Duck and Citrus Salad

Kirstin, It's Not You, It's Brie

In the world of one-dish meals where everything gets sliced, diced, cooked, then stacked upon everything else, the composed salad is a refreshing venture. It requires no oven pre-heating, is healthy and bright, and when adorned with colorful fruits and vegetables, dresses up a table when guests visit.

A salad doesn’t always need protein to be delicious, but when you want to make a meal out fresh greens, you’ll need something to make the dish more fulfilling. My protein of choice for salads? Poultry. But when the idea of another chicken salad grows old or I have people over, I go a little bigger. I go duck.

When tossed with a thyme and shallot salad dressing, Parmesan buttered croutons, and topped with duck, citrus and avocado, a salad becomes an impressive, yet simple feat. When choosing citrus for the salad, select sweet, multi-colored varieties. I used Dutch crunch bread for the croutons, but you can use challah, or whatever high quality fluffy bread you like.

You’ll end up serving each person about six ounces of duck, so plan your buying according to weight, not breast quantity – you can mix and match breasts on the plate. The directions for searing the duck may seem unorthodox, but packing on the salt will help to develop crispy skin and render much of the fat.

Duck and Citrus Salad
By Kirstin
Serves 4


5 ounces Dutch crunch bread, torn into small and medium-sized pieces
2 1/2 tablespoons butter
2 ounces Parmesan Cheese, finely grated
1 1/2 pounds duck breast
3 tablespoons salt
1/2 teaspoon ground pepper
12 ounces sweet citrus fruit, untrimmed (no lemons)
1 tablespoon chopped fresh thyme
1 small shallot, mined
2 tablespoons fruit vinegar
zest of an orange
7 ounces salad greens
1 avocado, sliced lengthwise


Heat a large sauté pan on medium heat. Add bread and toast for five minutes, shaking plan occasionally to evenly brown. Add butter, lower heat to medium-low and cook until the croutons are golden brown. Turn off heat. Sprinkle almost all the Parmesan over the bread and mix, scraping the bottom of the pan to combine the cheese bits with the croutons. Pour the croutons on a sheet pan, being careful to collect all the cheese and sprinkle them with the remaining Parmesan.

Facing the duck breast on a cutting board flesh side down, lightly score the duck skin diagonally 4 or 5 times two ways, being careful not to cut into the flesh. Salt and pepper the skin- not the flesh- liberally, using nearly all 3 tablespoons of salt. Place the duck in a cool, heavy bottomed sauté pan, skin side down. Turn the heat to medium-low. Cook for 15-20 minutes until the skin is crispy and golden brown. Leave at least 1 tablespoon of fat in the pan, but pour off excess fat while cooking into a dish and set aside. Flip the breast and cook for 10-15 minutes on the other side, until the flesh is browned and the breast starts to firm.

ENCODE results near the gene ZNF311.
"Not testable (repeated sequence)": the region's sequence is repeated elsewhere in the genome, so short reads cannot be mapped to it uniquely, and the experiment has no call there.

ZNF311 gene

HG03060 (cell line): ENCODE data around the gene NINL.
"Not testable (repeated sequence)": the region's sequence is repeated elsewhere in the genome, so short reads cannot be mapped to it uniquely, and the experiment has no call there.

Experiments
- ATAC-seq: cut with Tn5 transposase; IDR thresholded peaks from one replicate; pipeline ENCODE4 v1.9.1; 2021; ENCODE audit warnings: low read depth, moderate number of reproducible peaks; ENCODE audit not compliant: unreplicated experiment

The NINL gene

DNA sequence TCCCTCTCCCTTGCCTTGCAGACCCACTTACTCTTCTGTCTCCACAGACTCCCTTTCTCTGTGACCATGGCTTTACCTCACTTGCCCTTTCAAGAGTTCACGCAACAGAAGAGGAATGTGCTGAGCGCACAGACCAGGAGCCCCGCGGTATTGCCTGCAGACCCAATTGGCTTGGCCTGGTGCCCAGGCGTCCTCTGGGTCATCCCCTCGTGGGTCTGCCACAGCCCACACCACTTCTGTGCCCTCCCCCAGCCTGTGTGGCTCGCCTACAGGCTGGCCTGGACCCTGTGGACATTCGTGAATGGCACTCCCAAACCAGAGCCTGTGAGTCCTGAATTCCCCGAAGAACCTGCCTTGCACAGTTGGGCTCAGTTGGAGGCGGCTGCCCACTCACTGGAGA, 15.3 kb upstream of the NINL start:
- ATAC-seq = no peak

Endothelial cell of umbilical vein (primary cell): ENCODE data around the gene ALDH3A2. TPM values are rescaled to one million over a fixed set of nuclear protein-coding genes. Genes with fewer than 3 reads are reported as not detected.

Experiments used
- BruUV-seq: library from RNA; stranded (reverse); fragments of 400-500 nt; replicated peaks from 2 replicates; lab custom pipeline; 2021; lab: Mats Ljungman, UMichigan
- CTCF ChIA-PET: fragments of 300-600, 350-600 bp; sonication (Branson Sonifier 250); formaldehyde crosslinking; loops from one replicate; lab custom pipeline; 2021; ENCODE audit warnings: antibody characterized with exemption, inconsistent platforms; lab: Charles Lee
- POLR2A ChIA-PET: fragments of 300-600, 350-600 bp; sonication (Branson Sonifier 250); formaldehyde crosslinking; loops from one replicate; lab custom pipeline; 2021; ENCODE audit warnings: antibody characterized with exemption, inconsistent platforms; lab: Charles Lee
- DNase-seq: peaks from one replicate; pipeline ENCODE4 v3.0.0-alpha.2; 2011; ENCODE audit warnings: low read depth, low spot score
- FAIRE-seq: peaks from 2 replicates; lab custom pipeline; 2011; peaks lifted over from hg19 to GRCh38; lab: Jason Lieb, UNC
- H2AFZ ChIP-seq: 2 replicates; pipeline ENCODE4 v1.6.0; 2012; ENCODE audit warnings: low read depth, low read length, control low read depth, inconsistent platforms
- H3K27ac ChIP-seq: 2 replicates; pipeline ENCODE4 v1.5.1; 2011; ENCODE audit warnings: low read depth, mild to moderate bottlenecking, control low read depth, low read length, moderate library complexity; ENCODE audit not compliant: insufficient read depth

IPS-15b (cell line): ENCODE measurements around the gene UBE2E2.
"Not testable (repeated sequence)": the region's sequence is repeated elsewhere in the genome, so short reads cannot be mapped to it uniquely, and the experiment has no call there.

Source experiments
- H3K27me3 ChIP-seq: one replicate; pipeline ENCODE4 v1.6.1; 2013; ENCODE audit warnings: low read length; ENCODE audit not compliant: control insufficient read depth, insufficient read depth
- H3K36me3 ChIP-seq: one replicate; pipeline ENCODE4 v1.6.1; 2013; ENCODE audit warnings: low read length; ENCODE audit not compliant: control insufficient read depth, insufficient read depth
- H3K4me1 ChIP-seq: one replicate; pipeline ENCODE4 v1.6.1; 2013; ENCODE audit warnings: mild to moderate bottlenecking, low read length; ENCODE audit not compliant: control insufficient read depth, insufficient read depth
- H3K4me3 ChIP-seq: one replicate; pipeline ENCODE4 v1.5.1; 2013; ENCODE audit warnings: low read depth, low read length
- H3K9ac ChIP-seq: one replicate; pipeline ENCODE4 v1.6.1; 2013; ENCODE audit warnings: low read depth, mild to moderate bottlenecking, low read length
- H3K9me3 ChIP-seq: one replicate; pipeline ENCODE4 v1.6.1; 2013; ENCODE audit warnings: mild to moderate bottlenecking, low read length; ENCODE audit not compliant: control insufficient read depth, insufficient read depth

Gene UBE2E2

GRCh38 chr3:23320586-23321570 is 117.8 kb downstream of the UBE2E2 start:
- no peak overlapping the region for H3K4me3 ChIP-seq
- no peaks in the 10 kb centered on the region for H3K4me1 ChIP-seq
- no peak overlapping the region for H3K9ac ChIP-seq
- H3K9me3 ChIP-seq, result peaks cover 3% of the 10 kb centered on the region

While the duck is cooking, peel the citrus. Slice into quarter-inch thick rings. Cut some in half. Mix the thyme, shallots, orange zest and vinegar in a small bowl.

When duck is finished cooking, remove from the pan and let sit. While resting, pour the vinegar mixture into the sauté pan. Add 2 tablespoons of the fat back into the pan, and scrape the browned bits from the bottom to make a vinaigrette. Add more fat to taste if necessary.

Put greens, croutons, and vinaigrette in a bowl and mix. Spread over four plates. Top with the citrus and avocado. Slice the duck and lay over the salad. Serve immediately.

You Might Also Like

A Day On A Dairy Farm

gbwb-dg-samp1 It starts at 3:00 a.m. and includes a lot of care, a lot of technology and a whole lot of hard work. Take a look at how farmers put food on your table. gbwb-dg-learnmore

Use softened butter for cookies and cakes.

Bringing butter to room temperature helps it incorporate better with other ingredients.

The Go Bold With Butter Enewsletter.

Get our latest recipes, tips for cooking with butter and more, delivered to your inbox every month.


Leave a Reply

Your email address will not be published. Required fields are marked *